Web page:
“The good man is the measure of things to be done.” This principle—that the life and character of a truly virtuous man provide us with the best standard for deciding how to act—is at the heart of Aristotle’s approach to the moral life. It’s also at the heart of common sense, because we all know that morals isn’t math. We all know that ethics concerns what is irreducibly human and, therefore, inherently unquantifiable. Or most of us do.
Today is Ash Wednesday. Lent is upon us once more, and over the next few days we will all be taking up spiritual disciplines of one kind or another, each according to his or her circumstances and state in life. During this season in particular, we are invited to adopt practices from all three of the traditional categories of Christian observance—prayer, fasting, and works of mercy—and so to open ourselves up to God’s grace in an authentic and integral way. While all three are very important, prayer might be said to have a certain priority. Prayer is, after all, the only thing Scripture tells us to do “always” or “continually.”
This Lent, I would like to propose for our consideration one of the most popular and venerable forms of Lenten prayer, the Stations of the Cross. Specifically, I would like to recommend the Stations in their traditional, fourteen-part form, ending with the Burial of Jesus and stopping short of the Resurrection, which many people add to the Way of the Cross, calling it the “Fifteenth Station.” Far be it from me, of course, to presume to forbid anyone from concluding the Stations with a meditation on the Resurrection. I simply notice that in some circles the deep meaning and significance of the Via Dolorosa, the “Dolorous Way,” seems to be in danger of being forgotten. The traditional form of the Stations, celebrated on Friday and concluding with the Burial, is in fact eminently fitting in at least four different ways: liturgical, historical, mystical, and practical. Let us take a brief look at each of these.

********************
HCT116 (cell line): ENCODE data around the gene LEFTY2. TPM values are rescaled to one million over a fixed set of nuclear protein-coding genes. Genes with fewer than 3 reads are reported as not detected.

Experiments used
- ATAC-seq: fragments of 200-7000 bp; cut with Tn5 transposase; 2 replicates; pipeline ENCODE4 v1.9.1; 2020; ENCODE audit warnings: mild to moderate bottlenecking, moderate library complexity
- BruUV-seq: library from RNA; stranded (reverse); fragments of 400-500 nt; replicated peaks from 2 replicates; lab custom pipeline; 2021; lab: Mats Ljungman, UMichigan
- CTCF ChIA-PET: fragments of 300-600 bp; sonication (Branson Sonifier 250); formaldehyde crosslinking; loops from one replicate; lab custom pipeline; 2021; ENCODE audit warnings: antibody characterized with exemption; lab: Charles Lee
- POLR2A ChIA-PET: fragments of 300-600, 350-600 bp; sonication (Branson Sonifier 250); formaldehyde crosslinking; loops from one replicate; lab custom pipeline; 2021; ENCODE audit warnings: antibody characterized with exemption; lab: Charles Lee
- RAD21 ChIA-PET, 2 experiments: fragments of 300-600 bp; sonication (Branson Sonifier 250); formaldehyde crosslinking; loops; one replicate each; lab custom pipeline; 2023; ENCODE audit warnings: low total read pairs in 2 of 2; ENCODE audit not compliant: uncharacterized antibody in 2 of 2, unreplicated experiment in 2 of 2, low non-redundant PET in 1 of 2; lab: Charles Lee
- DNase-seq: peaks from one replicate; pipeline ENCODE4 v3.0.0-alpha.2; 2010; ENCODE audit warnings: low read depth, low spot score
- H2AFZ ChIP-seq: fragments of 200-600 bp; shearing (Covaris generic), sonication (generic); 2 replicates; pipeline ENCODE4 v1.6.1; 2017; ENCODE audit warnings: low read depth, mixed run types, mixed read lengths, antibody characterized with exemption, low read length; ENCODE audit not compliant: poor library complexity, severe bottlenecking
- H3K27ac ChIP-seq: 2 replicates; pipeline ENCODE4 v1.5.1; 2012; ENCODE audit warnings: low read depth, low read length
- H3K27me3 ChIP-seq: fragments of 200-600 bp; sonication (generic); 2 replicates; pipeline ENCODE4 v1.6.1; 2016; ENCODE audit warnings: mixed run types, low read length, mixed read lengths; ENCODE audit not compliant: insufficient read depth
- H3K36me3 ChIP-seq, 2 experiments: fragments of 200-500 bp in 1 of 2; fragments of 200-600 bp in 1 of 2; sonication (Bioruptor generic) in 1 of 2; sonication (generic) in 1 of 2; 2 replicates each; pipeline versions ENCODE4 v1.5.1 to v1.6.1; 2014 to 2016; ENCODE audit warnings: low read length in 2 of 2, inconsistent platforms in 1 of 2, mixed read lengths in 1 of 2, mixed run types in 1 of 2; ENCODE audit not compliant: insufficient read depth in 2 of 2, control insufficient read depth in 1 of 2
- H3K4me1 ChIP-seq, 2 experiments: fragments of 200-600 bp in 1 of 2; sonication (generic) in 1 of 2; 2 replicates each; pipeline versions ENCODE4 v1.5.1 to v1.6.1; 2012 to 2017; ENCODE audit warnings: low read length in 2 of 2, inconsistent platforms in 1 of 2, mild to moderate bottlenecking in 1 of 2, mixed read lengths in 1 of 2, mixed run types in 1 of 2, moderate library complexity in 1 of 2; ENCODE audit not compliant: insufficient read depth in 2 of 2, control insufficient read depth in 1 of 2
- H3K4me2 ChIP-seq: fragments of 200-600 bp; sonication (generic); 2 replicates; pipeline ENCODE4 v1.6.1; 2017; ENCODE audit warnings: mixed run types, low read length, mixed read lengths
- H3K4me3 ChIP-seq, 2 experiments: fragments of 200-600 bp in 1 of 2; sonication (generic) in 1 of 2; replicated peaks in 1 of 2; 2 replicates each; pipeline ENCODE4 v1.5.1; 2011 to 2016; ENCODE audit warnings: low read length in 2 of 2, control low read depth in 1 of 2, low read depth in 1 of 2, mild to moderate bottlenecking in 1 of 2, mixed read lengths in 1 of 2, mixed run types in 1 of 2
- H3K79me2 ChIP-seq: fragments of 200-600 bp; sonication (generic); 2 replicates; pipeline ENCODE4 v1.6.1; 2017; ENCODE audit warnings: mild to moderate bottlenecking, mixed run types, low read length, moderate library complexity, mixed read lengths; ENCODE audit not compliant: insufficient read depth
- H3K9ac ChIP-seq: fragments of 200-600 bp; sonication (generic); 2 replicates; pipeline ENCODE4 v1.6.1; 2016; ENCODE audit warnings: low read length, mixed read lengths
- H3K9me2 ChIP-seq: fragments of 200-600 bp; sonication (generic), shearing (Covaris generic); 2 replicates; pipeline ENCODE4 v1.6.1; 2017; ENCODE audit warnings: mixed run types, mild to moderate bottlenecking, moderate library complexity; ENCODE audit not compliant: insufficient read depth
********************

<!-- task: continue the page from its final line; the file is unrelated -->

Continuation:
Today, many Catholic countries, and some not-so-Catholic countries, are celebrating the last day before the beginning of Lent. Whether it is called Carnivale or Mardi Gras, some features are universal: lots of food and drink, lavish parties in the streets, and, interestingly, masks.
Choosing a name is a difficult task, whether it is undertaken by parents naming their child, postulants proposing a religious name, or pontiffs choosing their papal patron. Is it better to choose a name that is common, or unique? Will my child be better off as one of the 17,030 Jaydens born in 2010, or would he be better of as one of the 196 Sheldons? Should I ask the Novice Mistress for “Sister Pat,” or show my admiration for Holy Father Dominic by going for “Sister Ebur Castitatis?” I know I’m not supposed to be “Peter II,” but should I stick with “Benedict XVII” or go for “Pius XIII?”
It is a fact widely acknowledged that man’s common intellectual heritage suffers from a dearth of theological analyses of Sherlock Holmes. Emboldened by the direness of the need, I will overlook the inadequacies of my own pen and turn now to make some small redress of this lamentable paucity.